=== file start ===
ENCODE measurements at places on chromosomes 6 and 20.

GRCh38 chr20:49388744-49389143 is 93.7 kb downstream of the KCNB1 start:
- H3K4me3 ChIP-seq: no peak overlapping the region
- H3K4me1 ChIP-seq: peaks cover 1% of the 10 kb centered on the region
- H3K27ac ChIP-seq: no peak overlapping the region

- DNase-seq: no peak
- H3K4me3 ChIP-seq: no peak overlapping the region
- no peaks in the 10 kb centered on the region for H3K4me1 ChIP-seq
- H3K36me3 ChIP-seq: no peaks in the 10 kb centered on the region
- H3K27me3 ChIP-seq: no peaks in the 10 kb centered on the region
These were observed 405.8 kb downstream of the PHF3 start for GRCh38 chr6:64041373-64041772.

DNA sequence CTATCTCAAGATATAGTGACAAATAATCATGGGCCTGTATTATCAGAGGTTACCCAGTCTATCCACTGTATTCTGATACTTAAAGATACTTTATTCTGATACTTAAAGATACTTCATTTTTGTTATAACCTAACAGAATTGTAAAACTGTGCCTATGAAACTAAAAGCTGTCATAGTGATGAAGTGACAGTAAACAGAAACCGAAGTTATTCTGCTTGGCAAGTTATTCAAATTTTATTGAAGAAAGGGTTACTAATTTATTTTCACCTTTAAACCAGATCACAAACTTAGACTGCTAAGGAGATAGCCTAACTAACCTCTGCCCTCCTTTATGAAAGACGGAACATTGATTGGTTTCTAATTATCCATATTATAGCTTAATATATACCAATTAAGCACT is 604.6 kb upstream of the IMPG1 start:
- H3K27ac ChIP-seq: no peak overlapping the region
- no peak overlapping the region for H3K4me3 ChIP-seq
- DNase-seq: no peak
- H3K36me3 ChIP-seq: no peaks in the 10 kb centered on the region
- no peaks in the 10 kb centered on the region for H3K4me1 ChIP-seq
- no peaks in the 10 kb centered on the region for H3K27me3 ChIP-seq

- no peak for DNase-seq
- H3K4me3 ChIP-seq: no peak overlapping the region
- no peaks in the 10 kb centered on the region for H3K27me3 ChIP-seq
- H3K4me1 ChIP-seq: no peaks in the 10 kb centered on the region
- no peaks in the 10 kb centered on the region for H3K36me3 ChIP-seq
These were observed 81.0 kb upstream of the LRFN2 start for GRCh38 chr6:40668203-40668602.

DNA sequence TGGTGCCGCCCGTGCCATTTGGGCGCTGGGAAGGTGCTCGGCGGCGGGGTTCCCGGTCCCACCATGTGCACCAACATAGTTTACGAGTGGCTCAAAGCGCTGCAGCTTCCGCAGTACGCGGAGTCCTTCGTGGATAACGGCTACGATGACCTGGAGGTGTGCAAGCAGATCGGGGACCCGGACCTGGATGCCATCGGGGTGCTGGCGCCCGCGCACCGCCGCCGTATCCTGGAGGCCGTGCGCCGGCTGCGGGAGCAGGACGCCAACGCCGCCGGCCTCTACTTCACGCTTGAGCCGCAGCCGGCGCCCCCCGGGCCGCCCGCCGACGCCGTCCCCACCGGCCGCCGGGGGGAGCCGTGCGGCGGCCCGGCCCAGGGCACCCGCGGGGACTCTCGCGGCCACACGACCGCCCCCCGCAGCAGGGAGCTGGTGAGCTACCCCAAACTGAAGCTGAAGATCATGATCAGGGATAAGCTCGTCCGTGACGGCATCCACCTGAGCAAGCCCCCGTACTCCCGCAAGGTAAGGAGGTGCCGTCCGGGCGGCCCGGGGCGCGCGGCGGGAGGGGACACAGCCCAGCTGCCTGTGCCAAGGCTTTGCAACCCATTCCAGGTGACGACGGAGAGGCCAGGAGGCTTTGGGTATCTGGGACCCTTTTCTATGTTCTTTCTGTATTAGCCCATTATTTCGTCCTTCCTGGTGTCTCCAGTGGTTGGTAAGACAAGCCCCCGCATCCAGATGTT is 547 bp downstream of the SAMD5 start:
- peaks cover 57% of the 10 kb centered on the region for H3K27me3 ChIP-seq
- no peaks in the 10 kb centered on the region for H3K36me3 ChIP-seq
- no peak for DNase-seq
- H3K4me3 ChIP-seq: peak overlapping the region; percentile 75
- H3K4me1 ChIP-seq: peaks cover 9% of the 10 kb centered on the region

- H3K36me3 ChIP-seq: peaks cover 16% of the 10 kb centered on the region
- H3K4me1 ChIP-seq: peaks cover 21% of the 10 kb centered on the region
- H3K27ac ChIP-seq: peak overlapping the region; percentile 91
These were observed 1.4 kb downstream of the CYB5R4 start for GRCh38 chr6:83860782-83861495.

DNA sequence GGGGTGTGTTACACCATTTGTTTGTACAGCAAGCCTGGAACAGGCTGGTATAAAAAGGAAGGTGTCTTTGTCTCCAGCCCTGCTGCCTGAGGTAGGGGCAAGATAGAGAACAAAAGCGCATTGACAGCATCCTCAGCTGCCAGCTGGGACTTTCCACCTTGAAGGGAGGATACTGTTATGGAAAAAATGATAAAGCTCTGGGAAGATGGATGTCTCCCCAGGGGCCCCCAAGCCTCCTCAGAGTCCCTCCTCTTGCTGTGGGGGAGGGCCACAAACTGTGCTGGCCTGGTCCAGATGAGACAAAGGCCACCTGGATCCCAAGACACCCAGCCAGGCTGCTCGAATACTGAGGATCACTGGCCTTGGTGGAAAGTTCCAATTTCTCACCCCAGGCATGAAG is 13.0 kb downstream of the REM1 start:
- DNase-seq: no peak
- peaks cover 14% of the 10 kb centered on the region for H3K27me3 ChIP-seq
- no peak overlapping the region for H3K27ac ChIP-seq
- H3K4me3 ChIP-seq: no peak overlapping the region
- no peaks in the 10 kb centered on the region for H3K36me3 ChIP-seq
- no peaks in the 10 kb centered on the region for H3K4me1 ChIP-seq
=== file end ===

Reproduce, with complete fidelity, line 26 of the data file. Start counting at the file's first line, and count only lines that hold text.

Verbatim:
- peaks cover 57% of the 10 kb centered on the region for H3K27me3 ChIP-seq